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The boy from Kutch who hated working indoors

17 October, 2020 16:59:01
The boy from Kutch who hated working indoors

I knew Kishore Bhimani, long before we set eyes on each other. I lived in a world of sports, football and cricket where I discovered Kishore. There, and as the face of No. 10, and again falling in love with the welcoming voice at the Statesman Awards for Rural Reporting. I had, at that time, not even started dreaming of a job with the Statesman, leave alone thinking of hobnobbing with the likes of Kishore Bhimani, though his parents-in-law and my parents were rather close friends and fellow Rotarians.

When I did get to know him though, it had little to do with his voice or his broadcasts, it was more about Kishore the 'punter' on the bourses who would come across and check on stock quotations that I was getting ready to print for the next morning papers. What struck me -- as someone who took one's job very seriously -- was the insouciance with which Kishore treated his job. He came and went at will, sulked every minute he had to work indoors, typed out his copy occasionally on his desk, choosing to type elsewhere and only submitting it and generally growling about everything.

On the rare occasion, he would drop in for a few minutes at night to take a look at the sports headlines but he would invariably drop by at the commerce desk to see what insights we were providing on the corporate world, the economy and the market page, usually scoffing at our market analysts comments because Kishore always had an inside view of things on the trading floor. He knew better.

Regrettably, those days ended with Kishore getting promoted from Sports Editor to Assistant Editor, who was required to attend the "morning meetings". It was then that I found an ally in him Kishore would always oblige with an edit on international affairs and the third light edit that the Statesman was famous for and was finding it hard to address with the departure of Bachi Karkaria, Jug Suraiya and the redoubtable Sunanda Kishore Datta-Ray.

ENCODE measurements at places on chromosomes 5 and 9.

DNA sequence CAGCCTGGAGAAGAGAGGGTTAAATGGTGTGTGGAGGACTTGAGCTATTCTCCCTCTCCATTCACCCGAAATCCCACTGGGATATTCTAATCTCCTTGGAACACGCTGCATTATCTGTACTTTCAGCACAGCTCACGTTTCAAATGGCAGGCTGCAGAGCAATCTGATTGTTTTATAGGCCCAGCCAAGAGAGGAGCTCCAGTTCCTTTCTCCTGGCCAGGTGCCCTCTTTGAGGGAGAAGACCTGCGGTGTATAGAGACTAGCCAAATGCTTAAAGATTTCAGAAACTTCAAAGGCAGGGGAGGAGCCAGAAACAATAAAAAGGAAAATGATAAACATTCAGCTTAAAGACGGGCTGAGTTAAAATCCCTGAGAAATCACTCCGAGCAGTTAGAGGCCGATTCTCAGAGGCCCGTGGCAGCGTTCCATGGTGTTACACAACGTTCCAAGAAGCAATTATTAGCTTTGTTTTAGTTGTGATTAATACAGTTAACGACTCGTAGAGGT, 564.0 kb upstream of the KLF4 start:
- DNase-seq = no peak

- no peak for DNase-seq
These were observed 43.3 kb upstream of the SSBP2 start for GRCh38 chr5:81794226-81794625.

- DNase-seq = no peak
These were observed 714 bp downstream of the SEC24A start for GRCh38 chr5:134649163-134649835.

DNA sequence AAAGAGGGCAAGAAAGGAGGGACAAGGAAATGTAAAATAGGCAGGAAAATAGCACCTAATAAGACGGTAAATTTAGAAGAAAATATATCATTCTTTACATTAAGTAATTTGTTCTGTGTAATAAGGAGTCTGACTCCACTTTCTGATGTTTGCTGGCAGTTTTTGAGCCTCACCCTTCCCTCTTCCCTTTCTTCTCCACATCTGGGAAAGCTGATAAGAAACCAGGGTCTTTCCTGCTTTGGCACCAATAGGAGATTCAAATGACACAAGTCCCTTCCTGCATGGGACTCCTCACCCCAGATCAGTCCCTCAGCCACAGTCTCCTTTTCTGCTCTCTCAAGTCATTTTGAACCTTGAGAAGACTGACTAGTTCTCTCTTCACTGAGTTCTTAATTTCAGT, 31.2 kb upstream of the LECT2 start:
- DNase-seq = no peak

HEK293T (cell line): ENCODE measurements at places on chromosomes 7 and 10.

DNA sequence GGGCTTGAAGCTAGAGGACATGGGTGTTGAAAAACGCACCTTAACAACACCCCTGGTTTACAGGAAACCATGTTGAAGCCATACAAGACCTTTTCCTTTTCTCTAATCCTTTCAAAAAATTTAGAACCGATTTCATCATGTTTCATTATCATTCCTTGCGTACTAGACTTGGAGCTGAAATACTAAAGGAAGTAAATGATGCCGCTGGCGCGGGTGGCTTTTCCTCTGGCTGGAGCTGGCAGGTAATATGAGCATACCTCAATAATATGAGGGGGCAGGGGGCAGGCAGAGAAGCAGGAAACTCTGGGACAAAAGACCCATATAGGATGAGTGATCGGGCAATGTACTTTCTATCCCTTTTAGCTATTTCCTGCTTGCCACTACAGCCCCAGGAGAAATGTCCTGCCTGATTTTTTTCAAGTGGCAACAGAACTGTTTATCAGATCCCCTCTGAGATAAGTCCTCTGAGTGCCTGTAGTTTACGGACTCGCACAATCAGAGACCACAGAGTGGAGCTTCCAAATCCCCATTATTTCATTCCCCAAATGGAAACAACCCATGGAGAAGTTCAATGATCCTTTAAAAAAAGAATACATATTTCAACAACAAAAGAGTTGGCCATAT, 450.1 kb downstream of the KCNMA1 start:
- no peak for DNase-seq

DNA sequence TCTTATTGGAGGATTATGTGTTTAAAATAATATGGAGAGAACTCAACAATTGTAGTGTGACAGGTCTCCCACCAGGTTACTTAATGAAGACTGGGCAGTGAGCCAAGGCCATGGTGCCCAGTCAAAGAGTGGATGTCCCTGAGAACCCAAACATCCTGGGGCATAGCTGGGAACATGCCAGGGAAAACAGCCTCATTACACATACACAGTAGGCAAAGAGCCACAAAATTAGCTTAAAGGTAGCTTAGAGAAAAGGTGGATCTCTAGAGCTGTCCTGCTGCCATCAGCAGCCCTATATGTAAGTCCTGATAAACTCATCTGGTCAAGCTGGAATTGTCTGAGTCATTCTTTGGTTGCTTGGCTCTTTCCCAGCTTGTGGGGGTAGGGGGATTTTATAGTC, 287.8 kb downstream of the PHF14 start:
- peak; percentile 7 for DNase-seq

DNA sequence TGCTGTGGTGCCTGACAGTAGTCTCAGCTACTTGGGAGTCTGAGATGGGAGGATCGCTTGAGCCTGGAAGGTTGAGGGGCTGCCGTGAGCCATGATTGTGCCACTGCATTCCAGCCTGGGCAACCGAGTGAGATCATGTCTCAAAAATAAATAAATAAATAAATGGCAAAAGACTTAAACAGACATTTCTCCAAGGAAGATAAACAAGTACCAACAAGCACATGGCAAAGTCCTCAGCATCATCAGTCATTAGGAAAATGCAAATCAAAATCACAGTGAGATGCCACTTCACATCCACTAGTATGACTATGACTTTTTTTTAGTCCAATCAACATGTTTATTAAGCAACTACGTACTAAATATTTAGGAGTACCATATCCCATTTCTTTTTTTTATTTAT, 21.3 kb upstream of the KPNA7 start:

In his essence, Kishore was the Kutchi boy who had taken after his grandmother, who he considered to be a great storyteller and from whom he learnt about the great Indian mythologies, intrigued by Draupadi's polyandrous status, amongst others. Of equal influence on his life must have been the English sojourn, to study at the London School of Economics!

He never did talk about the education that he received but did confess to having lived the swinging sixties of London where, as he was to confess in a published conversation with his son Gautam, "nothing was forbidden", especially in the world of godmen, who were to appear in his latter day writing endeavours (The Accidental Godman).

"Among the things I was exposed to, there were these establishments that experimented with spiritualism and existentialism for people who were fed up with material life. They used a drug called mescaline, which was later made famous by Aldous Huxley in his book Brave New World. What they found was that the same experience yogis get with meditation you can get with mescaline. Mind you, all this was done by doctors. So it wasn’t underground".

My first hand experience with his story-telling abilities came when Kishore, Barun Das and I produced a spoofy column Bad to Bourse on the shenanigans of the corporate world. Our shenanigans on newsprint ended but there was always the occasional meeting -- one when we did not talk business but I taught him how to make a paper plane for his grandson -- , the occasional get-together at his place, the occasional comment on Facebook and the occasional phone call. There was nothing 'occasional' about Kishore though because once you got to know him, he would frequent your thoughts, whether you were commenting on the economy or talking disparagingly about its current managers or the plight of the dispossessed and, of course, talking about the environment. Breathe easy Kishore. There is no pollution up there.

Story Tag:
  • Kishore Bhimani, Journalist

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